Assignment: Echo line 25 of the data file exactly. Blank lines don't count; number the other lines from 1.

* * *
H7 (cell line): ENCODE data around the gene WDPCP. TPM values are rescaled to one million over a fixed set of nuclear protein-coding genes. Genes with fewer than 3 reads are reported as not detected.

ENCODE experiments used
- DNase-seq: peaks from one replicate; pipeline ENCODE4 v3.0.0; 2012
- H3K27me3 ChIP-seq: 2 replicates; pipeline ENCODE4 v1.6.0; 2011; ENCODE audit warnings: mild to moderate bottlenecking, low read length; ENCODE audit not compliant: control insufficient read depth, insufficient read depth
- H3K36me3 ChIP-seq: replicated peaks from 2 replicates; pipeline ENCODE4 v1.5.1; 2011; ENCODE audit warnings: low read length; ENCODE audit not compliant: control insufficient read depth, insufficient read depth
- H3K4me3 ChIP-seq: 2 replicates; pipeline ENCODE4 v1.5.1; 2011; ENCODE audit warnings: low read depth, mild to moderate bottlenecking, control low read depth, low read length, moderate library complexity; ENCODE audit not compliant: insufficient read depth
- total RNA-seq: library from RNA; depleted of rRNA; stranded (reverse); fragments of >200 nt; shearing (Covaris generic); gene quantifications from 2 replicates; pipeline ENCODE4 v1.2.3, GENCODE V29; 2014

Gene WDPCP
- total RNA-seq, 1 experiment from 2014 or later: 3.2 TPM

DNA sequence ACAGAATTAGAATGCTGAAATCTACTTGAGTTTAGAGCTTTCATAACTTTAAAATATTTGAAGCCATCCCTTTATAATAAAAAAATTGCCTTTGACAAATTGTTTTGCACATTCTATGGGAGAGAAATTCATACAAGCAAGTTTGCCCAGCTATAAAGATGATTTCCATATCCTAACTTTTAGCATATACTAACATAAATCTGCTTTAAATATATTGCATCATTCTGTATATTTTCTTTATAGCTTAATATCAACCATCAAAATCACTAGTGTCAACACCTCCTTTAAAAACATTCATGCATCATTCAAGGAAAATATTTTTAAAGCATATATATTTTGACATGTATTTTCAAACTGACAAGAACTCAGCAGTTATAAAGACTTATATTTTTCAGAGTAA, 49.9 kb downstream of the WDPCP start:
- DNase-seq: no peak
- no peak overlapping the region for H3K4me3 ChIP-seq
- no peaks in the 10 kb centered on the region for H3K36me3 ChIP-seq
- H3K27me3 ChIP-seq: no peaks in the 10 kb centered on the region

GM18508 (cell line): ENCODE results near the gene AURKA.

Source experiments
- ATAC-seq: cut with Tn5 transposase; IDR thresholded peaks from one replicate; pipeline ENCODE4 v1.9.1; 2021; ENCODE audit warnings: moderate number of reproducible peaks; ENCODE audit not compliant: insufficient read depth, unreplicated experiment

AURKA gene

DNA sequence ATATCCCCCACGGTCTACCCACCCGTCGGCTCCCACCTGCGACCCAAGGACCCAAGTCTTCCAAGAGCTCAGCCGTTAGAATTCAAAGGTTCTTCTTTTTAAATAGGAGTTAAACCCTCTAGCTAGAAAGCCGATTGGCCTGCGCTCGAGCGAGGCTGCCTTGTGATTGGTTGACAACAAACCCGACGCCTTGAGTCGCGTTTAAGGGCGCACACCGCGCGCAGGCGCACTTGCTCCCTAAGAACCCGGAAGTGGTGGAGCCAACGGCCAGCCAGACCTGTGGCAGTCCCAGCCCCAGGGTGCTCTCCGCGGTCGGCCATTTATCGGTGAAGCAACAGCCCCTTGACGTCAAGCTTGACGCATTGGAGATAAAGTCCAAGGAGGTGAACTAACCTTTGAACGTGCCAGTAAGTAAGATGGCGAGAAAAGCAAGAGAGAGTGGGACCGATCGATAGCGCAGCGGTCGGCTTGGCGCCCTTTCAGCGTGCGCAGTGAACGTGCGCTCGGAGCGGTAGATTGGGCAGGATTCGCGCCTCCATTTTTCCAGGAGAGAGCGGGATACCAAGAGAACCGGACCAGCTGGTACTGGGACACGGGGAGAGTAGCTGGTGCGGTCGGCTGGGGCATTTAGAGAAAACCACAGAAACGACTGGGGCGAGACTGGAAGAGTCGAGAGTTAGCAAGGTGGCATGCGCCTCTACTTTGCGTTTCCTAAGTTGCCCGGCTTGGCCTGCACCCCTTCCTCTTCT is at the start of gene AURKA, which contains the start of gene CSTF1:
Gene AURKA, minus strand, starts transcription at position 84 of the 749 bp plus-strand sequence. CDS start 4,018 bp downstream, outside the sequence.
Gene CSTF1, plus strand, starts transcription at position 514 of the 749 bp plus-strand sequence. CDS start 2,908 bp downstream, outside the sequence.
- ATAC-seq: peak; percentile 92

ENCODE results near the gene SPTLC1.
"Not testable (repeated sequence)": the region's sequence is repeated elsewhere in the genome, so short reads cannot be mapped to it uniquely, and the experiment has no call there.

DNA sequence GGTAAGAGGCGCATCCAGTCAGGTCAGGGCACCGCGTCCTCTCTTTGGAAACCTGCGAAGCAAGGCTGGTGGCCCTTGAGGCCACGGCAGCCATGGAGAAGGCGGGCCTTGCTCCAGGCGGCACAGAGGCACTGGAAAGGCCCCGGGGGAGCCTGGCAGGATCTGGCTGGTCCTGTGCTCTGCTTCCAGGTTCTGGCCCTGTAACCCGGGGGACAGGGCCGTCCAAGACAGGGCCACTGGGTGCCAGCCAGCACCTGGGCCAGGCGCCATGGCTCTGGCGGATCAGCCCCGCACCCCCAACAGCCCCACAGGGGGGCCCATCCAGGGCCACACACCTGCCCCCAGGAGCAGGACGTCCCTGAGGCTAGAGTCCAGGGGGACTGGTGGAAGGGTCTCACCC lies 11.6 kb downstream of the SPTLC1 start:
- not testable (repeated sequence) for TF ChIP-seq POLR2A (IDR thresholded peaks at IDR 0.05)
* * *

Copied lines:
DNA sequence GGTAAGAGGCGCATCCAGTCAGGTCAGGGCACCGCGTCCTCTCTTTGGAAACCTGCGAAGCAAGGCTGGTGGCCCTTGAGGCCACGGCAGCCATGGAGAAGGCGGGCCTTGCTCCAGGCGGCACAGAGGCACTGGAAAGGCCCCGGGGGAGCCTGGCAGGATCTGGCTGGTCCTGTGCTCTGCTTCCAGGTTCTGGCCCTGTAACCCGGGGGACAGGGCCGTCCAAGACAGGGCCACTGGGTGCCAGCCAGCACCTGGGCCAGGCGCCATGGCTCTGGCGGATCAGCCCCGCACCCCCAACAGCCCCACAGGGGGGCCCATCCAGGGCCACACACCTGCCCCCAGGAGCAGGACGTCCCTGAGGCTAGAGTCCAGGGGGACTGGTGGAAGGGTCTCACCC lies 11.6 kb downstream of the SPTLC1 start: